The volume consists of twelve articles, all of them in English (some of them translated from German). Each author endeavors to bring to light one particular court where such 'brokers' were active. Reuven Amitai studies the role of Jews at the Mongol court in Iran; Wolfram Drews focuses on the influence of Arabic-Islamic culture on high medieval Judaism in the wake of the Maimonidean controversy among some French Jews, but he wanders across various cultural regions, combines Baghdad with western Europe, examines various translations, and leaves me somewhat baffled. Jenny Oesterle discusses the role of officials, advisors, and missionaries at the Fatimid court in Cairo, which experienced a kind of multicultural transformation. The topic of Ana Echevarria's article is the role of translators, or rather mediators between the different cultures (trujamanes) at Iberian royal courts. Barbara Schlieben focuses on erotic relationships between Christian royalties and nobilities and Jewish women in thirteenth- and fourteenth-century Castile, while Nikolas Jaspert studies the interactions among mendicants, Jews, and Muslims at the court of Aragon, which does not imply 'tolerance,' though certainly a form of 'toleration'--as reflected by numerous religious debates, for instance.

During the fifteenth century the Curia in Rome proved to be, as Claudia Märtl convincingly argues, a unique center for Christian and Islamic contacts, since numerous Christian experts shared their knowledge about Islam in order to support missionary activities. Marc von der Höh focuses on Muslim embassies in Renaissance Venice, the first of which had arrived there from Tunis in 1329. Sebastian Kolditz turns to late medieval Byzantium, where the court had to operate most careful to maintain a workable relationship with the great variety of forces influencing the eastern Mediterranean. Transcultural mediators, as he calls them, were thus crucial for the diplomatic balance necessary for the very survival of Byzantium. The role and work of vice-chancellors of the Hospitallers on Rhodes, such as Caoursin, fr. Bandini, Elisseo de la Manna, or Bartolomeo Policiano, is the topic of Jürgen Sarnowsky's contribution, who investigates their highly international perspectives and relationships, as documented by a very rich political correspondence composed in a variety of languages. The court of Lusignan Cyprus, where numerous 'cultural brokers' operated, is highlighted in Nicholas Coureas's article. Finally, Michael Borgolte views the role of Jewish, Christian, and Muslim travel writers in the high and late Middle Ages as 'cultural brokers,' a topic which is now also intensively discussed in East Meets West in the Middle Ages and Early Modern Age, ed. Albrecht Classen (Berlin and Boston, 2013) and would have needed a much broader and more intensive treatment than this short article can accomplish.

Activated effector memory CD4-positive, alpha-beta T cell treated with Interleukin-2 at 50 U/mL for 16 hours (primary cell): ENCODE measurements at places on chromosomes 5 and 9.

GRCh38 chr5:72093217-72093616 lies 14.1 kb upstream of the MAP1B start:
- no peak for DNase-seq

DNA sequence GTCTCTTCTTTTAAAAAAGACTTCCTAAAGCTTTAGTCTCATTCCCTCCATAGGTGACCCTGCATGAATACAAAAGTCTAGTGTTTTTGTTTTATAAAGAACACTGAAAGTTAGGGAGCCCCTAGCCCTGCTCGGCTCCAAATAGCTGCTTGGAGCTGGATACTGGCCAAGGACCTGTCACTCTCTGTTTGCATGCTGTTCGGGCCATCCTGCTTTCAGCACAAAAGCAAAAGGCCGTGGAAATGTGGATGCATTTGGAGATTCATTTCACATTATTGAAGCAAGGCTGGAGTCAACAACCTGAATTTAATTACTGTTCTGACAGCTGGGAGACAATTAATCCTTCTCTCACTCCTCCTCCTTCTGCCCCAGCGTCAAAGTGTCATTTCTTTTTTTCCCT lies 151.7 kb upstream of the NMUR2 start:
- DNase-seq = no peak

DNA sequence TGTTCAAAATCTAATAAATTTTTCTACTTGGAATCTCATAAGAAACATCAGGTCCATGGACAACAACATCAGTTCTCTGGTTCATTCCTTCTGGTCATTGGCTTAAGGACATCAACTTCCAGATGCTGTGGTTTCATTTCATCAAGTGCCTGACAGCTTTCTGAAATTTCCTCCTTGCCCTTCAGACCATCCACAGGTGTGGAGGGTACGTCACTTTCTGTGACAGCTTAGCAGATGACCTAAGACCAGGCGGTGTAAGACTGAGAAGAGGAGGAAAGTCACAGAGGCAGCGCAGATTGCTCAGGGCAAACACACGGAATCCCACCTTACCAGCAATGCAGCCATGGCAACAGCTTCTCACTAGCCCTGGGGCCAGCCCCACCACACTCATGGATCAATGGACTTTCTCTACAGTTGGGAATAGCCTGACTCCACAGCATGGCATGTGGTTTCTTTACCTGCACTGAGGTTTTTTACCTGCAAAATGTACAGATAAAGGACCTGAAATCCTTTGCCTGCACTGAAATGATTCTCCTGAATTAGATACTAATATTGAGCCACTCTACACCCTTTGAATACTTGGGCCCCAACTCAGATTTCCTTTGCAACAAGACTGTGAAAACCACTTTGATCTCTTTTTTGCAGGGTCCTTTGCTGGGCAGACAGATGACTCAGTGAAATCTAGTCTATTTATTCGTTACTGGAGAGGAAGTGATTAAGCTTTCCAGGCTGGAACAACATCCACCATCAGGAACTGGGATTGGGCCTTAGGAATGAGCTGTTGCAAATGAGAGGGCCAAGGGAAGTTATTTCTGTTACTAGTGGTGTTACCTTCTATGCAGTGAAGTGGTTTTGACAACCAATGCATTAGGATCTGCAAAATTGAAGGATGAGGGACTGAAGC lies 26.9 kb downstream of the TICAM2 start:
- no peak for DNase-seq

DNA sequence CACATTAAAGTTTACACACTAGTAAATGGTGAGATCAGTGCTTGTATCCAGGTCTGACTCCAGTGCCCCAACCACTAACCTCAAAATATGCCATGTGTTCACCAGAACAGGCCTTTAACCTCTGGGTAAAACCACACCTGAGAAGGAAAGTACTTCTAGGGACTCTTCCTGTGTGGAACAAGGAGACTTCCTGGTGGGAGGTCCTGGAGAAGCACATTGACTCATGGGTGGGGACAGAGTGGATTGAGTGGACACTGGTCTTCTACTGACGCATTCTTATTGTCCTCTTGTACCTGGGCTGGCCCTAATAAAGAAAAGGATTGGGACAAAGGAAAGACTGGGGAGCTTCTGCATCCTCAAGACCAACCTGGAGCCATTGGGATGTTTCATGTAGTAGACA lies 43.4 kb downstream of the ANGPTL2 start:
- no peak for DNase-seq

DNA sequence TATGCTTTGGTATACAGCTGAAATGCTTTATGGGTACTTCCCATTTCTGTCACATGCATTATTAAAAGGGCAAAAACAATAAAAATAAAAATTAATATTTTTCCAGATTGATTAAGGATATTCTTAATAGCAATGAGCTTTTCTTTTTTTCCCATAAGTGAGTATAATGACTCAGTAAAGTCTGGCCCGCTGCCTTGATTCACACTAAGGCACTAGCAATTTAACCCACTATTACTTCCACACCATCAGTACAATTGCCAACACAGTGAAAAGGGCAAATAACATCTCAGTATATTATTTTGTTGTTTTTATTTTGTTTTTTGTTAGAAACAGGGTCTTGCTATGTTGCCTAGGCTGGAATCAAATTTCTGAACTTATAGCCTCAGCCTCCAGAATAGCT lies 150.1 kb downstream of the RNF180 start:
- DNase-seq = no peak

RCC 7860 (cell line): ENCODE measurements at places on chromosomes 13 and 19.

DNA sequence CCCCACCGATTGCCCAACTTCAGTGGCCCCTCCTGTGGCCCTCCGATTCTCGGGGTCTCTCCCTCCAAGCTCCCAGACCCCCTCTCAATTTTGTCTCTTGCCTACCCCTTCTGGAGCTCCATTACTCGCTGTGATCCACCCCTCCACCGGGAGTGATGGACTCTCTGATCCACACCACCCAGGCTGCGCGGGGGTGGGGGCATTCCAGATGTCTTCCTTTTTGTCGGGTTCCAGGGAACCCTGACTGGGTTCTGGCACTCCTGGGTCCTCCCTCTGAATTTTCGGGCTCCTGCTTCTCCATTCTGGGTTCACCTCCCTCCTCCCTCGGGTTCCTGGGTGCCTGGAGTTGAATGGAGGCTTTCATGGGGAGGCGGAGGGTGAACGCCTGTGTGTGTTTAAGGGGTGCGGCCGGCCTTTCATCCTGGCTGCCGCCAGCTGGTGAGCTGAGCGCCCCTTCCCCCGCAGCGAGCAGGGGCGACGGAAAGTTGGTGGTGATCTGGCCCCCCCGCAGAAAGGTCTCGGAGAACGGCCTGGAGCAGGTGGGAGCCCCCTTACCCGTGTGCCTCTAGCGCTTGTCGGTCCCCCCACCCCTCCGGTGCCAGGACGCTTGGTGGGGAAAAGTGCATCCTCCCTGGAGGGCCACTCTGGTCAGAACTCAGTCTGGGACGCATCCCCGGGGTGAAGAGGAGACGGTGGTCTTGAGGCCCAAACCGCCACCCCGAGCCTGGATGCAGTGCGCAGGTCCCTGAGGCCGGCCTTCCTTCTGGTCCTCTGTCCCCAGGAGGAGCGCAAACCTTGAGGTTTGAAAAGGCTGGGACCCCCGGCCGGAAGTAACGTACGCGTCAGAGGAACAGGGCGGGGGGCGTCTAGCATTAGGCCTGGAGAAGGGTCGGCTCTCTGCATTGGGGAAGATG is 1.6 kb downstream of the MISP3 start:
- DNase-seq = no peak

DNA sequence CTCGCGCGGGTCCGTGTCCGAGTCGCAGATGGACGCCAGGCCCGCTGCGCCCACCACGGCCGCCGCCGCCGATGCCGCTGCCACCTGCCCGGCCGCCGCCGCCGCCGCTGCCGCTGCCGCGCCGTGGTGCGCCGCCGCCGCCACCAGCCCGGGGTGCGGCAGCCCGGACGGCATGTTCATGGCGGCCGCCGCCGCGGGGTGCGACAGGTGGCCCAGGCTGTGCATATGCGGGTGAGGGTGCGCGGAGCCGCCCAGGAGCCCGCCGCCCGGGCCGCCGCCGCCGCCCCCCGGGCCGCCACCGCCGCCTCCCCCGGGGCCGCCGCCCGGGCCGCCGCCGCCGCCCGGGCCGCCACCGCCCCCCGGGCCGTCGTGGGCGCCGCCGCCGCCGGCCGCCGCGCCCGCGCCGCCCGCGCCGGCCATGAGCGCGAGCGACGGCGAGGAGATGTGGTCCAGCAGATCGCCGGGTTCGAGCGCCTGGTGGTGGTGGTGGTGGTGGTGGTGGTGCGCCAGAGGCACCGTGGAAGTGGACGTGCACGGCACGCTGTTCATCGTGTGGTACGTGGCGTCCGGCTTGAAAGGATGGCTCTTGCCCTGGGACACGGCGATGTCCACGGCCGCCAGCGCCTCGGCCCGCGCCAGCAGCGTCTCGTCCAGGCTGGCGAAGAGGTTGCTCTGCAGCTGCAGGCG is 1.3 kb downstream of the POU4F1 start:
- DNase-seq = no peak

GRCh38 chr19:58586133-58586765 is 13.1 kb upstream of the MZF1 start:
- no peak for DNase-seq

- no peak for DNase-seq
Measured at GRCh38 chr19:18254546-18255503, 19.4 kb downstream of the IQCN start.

These few remarks have certainly not done justice to the rich spectrum presented here. The term 'cultural broker' proves to be highly productive, forcing us to revisit many of our traditional perspectives toward the ordinary relations among representatives of many different cultures, religions, languages, and political systems in the wider world of the Mediterranean. Unfortunately, neither Toledo nor Salerno--the two most important gateways for ancient Greek knowledge entering medieval Latin Europe via Arabic scholars and then via Jewish rabbis--are discussed separately. I would also have liked to see some work on Frederick II's court. We could have further expected the consideration of Barcelona or Lisbon, but the range of topics dealt with here is already considerable. The discussion of the Mongol court in Persia and the one in Baghdad waters down the purported focus on the Mediterranean, but strengthens the understanding of 'cultural brokerage.' This highly informative and exciting volume concludes with an index.



Copyright (c) 2014 Albrecht Classen